Some pantyhose have single- or double-panel gussets incorporated into them. In single-panel, there are two seams instead of the usual one, with a single seam on the opposite side; with double-panel gussets, there are two seams on either side.
The disadvantages of pantyhose includes:
- Unlike cotton, nylon is not an absorbent material. As a result, perspiration is more likely to remain in contact with the feet, legs and genital area, thereby encouraging bacterial growth and associated odor. Some hosiery products contain silver to help prevent odor and sweating of the feet, thus making the wearing of hosiery a more pleasant experience. Wearing natural fiber silk stockings and tights is another means of reducing perspiration.
- Some women do not wear pantyhose for environmental reasons, noting that they usually cannot be recycled, and nylon pantyhose are not biodegradable. Disposing of the item contributes to overuse of landfill. Burning nylon pantyhose sometimes releases toxins into the atmosphere.
This used to be the case but in the UK, local authorities accept clean, dry textiles along with other recyclables. This is both at recycling centres and curb-side collections. Textiles (including tights, pantyhose and stockings) which cannot be re-worn are recycled and turned into things like roofing felt. There are several internet sites which explain ways of reusing pantyhose (laddered or otherwise). In the US, nylon stockings, tights, and pantyhose can be sent to Recycled Crafts to be used in craft projects like pet toys, rugs, placemats, and table runners. Swedish Stockings, maker of hosiery, has a program to grind down old pantyhose for use in oil and grease traps. In the past, hosiery manufacturer No Nonsense had a recycling program, and so did Matter of Trust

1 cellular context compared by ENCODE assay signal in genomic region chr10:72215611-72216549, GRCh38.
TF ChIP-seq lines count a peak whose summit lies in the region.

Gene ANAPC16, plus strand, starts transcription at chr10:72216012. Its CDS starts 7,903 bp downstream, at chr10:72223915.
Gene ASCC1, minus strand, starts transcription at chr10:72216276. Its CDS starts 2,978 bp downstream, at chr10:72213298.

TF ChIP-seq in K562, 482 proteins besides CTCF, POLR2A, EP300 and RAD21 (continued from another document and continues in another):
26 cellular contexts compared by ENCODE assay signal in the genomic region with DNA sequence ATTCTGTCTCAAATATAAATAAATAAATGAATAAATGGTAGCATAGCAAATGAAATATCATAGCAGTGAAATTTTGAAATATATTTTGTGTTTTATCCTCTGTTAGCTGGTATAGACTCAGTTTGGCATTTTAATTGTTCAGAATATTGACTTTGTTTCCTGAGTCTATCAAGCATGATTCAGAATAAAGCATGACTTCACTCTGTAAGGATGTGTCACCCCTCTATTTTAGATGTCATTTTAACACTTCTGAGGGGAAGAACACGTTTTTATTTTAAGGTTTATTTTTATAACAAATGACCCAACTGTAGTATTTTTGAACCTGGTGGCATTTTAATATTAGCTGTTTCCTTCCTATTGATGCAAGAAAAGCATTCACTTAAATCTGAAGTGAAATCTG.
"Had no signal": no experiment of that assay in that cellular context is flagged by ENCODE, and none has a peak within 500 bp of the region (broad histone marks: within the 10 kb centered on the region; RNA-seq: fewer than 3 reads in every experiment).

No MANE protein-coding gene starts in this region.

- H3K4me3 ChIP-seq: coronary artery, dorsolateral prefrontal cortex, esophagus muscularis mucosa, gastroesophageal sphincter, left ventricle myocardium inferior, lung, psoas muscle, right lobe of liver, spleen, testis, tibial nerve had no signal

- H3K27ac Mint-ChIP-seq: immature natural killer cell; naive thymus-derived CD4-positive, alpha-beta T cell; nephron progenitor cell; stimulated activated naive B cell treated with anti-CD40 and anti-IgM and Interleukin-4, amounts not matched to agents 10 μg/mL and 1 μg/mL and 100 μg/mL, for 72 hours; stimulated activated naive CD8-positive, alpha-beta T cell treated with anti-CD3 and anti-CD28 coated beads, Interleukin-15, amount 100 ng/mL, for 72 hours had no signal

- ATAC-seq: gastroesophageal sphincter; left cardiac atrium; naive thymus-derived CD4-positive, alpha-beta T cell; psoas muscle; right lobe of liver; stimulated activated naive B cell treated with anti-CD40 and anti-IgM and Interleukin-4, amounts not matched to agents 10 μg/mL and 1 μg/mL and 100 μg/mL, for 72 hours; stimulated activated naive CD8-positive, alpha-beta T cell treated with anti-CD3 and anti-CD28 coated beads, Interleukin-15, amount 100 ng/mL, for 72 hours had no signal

- Pantyhose have been criticized for being flimsy because the thin knit fabric is prone to tearing or laddering (or "running"). The wearer can cause a run in the hose by catching a toenail in the fabric when the hose is put on, by catching it on a rough surface like a corner of a desk, or a car, and by numerous other risks. Some women apply clear nail polish or hair spray to their hose to prevent runs from growing. Some of brands offer "ladder-resist" pantyhose which are more durable than regular ones.
Use by menEdit
While usually considered to be a woman's garment, pantyhose can also be worn by men, for example for thermal protection, therapeutic relief or simply as a lifestyle choice. Race horse jockeys may wear pantyhose under their uniform to enable them to glide freely over the legs and waist when the jockey's body moves at a rapid pace. Some fishermen who surf fish from tropical beaches may wear pantyhose for protection from jellyfish whose stingers are triggered by contact with a chemical on bare skin. In the late 1990s, several manufacturers introduced pantyhose styles designed for men to cater to this niche market.